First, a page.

QATAR: The fall of Middle East regimes and renewed conflict have squeezed oil supply …

News Report / The fall of Middle East regimes and renewed conflict have squeezed oil supply, returning the region’s politics to the fore as an energy worry for the world.

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A ship is connected to the Basra Oil Terminal off the Iraqi coast in the waters close to the port town of Umm Qasr (file). Iraq, last year the world’s fastest-growing oil exporter, has failed to grow its output so far in 2013
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Oil outages in Iraq, South Sudan, Libya and Iran are combining to help keep oil prices well above $100 a barrel, partly countering the rise in US shale oil supply and concern about the strength of Chinese demand.

“Geopolitics are firmly back on the radar,” said Soozhana Choi, analyst at Deutsche Bank. “This is occurring against a backdrop of North Sea field maintenance and strong refinery demand for crude oil.”

Disruptions in the Middle East and North Africa arise as supply from the North Sea is undergoing a heavier-than-usual spell of summer maintenance and as the flow of Russian Urals crude to Europe has fallen with more heading to China, further tightening supply at a time of higher seasonal demand for crude. Supply losses are over 700,000 bpd according to Reuters calculations and industry sources and could reach 1mn bpd – 1.1% of world output – if South Sudan goes ahead with a threatened shutdown of its production.

“Production is currently underperforming and significantly so,” said David Hufton of oil brokers PVM. “Being an oil bear is a tough existence in the short-term trading world.” The supply losses are boosting prices. Benchmark Brent crude futures traded just above $107 a barrel yesterday, up from its 2013 low of $96.75 reached in April. Libya’s production recovered rapidly after being virtually shut down during the 2011 revolution. But it has struggled to maintain output near its normal rate due to worker protests at oilfields and terminals. Output is around 1.25mn bpd, down 150,000 bpd from a year ago, according to industry sources. Workers at Libya’s largest oil refinery, Ras Lanuf, have gone on strike, shipping and trading sources said yesterday.

Iraq, last year the world’s fastest-growing oil exporter, has failed to grow its output so far in 2013. Iraqi insurgents are targeting its northern pipeline, while technical problems in the south have also weighed on supply.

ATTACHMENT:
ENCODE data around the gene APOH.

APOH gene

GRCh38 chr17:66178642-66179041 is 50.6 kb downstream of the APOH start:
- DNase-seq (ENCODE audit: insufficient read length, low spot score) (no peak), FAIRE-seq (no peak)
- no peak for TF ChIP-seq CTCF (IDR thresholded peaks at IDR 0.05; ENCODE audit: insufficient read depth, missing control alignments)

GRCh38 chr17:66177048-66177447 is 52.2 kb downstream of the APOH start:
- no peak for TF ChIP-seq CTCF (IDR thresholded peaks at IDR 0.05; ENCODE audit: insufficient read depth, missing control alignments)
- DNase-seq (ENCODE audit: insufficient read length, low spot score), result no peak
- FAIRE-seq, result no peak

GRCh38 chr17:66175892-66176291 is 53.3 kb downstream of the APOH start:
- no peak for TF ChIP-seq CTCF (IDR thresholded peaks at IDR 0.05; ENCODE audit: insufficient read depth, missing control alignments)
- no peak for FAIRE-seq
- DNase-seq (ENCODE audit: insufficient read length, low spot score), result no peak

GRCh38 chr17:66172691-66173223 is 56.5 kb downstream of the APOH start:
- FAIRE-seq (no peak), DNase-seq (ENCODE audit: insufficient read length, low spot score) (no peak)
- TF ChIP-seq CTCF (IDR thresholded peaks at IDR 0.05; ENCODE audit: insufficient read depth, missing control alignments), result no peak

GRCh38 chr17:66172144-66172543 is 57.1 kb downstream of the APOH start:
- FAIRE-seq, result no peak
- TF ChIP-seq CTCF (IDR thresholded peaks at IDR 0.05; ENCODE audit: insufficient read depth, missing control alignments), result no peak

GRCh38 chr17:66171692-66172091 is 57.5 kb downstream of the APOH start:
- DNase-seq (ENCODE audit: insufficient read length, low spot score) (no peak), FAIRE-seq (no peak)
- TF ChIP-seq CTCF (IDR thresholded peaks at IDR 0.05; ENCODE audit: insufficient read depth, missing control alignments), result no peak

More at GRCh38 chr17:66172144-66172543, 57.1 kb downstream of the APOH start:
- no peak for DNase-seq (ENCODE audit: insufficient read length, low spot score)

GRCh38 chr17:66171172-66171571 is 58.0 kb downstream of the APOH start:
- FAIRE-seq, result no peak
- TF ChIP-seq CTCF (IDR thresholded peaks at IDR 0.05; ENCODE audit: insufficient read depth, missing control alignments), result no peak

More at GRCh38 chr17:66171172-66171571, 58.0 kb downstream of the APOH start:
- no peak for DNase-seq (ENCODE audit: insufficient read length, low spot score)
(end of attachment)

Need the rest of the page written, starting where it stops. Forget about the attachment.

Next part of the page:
Oil exports from Iraq have averaged about 2.25mn bpd so far in July, according to oil shipping figures monitored by Reuters, down 270,000 bpd from shipments of 2.52mn bpd in July 2012. Opec member Iraq’s faltering progress has easing pressure on Saudi Arabia and other Gulf members of the Organisation of the Petroleum Exporting Countries to make big cuts in output to prop up prices, sources in the group say. A further Opec producer, Iran, is also struggling. US and European sanctions over its nuclear programme are keeping its oil output down at around 2.6mn bpd, well below its potential. Iran produced 2.9mn bpd in July 2012, according to the International Energy Agency.

Iranian exports, at about 1.1mn bpd, are about half of their level in early 2012. And a row between Sudan and South Sudan over allegations of rebel support is threatening to close pipelines carrying South Sudan’s oil, taking outages from the four countries towards 1mn bpd.

South Sudan has started to close some of its production, which was most recently estimated at 180,000 bpd. But Sudan last week postponed the shutdown of the pipelines for two weeks to allow more time to end the dispute.

“It lends underlying support,” said Carsten Fritsch, analyst at Commerzbank in Frankfurt of the various outages, although concern about South Sudan has eased. “The situation in South Sudan improved somewhat. So it is not yet clear if they will really shut down production.”

Reported by: The Peninsula, Gulf Times, Reuters, Bloomberg, Qatar Tribute, Caye Global News, BBC News

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